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Free Will – Philosophers and Neuroscientists in Conversation - Oxford Scholarship Online
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Free Will: Philosophers and Neuroscientists in Conversation

Uri Maoz and Walter Sinnott-Armstrong


What is free will? Can it exist in a determined universe? How can we determine who, if anyone, possesses it? Philosophers have been debating these questions for millennia. In recent decades neuroscientists have joined the fray with questions of their own. Which neural mechanisms could enable conscious control of action? What are intentional actions? Do contemporary developments in neuroscience rule out free will or, instead, illuminate how it works? Over the past few years, neuroscientists and philosophers have increasingly come to understand that both fields can make substantive contributions ... More

Keywords: free will, voluntary, decision, action, intention, consciousness, determinism, philosophy, responsibility, neuroscience

Bibliographic Information

Print publication date: 2022 Print ISBN-13: 9780197572153
Published to Oxford Scholarship Online: January 2022 DOI:10.1093/oso/9780197572153.001.0001


Affiliations are at time of print publication.

Uri Maoz, editor
Assistant Professor of Computational Neuroscience and Psychology, Chapman University

Walter Sinnott-Armstrong, editor
Chauncey Stillman Professor of Practical Ethics, Duke University

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Part I Questions from Neuroscientists for Philosophers

Part I, Section I Questions about will

2 What is a will?

Pamela Hieronymi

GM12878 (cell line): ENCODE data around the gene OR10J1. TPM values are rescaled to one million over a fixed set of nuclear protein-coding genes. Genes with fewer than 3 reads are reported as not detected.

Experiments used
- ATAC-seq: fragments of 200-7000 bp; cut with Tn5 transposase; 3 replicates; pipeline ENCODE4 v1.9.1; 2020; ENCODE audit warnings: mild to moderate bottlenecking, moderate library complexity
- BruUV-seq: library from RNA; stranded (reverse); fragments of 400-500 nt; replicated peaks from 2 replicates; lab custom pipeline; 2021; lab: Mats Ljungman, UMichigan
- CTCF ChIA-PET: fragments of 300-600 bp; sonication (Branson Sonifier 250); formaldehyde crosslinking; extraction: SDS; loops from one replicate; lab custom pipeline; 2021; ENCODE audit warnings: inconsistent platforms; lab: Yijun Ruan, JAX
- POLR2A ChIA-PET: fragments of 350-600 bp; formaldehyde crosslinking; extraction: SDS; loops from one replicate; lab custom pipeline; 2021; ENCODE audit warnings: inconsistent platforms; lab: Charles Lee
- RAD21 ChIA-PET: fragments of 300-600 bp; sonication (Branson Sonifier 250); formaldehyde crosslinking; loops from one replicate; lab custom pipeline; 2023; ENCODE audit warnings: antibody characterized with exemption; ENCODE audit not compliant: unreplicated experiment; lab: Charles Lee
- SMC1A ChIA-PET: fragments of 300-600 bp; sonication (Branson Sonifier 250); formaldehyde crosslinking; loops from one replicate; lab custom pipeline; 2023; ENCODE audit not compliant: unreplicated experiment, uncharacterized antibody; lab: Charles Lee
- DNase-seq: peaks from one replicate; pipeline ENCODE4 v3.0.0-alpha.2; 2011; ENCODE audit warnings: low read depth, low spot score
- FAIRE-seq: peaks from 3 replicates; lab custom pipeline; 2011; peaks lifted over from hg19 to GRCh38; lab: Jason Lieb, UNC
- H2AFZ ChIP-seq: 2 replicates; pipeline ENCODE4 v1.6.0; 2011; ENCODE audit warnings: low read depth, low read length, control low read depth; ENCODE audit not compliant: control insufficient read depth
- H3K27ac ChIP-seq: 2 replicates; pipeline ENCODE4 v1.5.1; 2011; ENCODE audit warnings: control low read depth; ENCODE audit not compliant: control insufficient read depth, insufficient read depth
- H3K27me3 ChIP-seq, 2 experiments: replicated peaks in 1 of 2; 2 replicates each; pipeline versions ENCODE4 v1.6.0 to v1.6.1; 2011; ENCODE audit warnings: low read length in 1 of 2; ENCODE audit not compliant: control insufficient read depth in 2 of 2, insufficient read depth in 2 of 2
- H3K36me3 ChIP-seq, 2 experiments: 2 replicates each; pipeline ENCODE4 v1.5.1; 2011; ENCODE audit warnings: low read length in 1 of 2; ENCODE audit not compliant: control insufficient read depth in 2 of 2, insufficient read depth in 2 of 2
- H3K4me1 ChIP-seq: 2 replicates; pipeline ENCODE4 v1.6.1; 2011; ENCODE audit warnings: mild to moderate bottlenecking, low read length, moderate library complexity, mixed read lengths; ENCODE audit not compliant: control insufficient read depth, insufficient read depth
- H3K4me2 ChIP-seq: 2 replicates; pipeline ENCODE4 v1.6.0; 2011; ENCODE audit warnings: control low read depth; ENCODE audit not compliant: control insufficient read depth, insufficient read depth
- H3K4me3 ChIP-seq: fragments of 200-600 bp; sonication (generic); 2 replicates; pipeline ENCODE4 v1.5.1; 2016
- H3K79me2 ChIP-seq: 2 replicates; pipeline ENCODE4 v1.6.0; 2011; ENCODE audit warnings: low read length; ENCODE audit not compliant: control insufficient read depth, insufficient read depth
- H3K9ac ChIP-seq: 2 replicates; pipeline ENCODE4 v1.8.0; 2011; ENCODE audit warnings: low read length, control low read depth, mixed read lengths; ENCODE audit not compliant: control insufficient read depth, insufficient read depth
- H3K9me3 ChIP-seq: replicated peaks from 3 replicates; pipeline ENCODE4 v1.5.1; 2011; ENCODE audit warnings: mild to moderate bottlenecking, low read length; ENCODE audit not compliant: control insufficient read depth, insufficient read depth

Part I, Section II Questions about freedom

4 What is freedom?

Walter Sinnott-Armstrong

5 What is free will?

Timothy O’Connor

7 Does free will come in degrees?

Jonathan Hall and Tillmann Vierkant

Part I, Section III Questions about scientific evidence

Part I, Section IV Questions about consciousness

Part I, Section V Questions about responsibility and reasons-responsiveness

15 What are reasons?

Walter Sinnott-Armstrong

Part II Questions from Philosophers for Neuroscientists

Part II, Section I Questions about will

16 What are the main stages in the neural processes that produce actions?

Patrick Haggard and Elisabeth Parés-Pujolràs

Part II, Section II Questions about intention

21 What are intentions and intentional actions?

Elisabeth Parés-Pujolràs and Patrick Haggard

Part II, Section III Questions about consciousness

Part II, Section IV Questions about neuroscience methods

28 How can we determine the precise timing of mental events related to action?

Sae Jin Lee, Sook Mun (Alice) Wong, Uri Maoz, and Mark Hallett

30 How can computational models help us understand free will?

Gabriel Kreiman, Hans Liljenström, Aaron Schurger, and Uri Maoz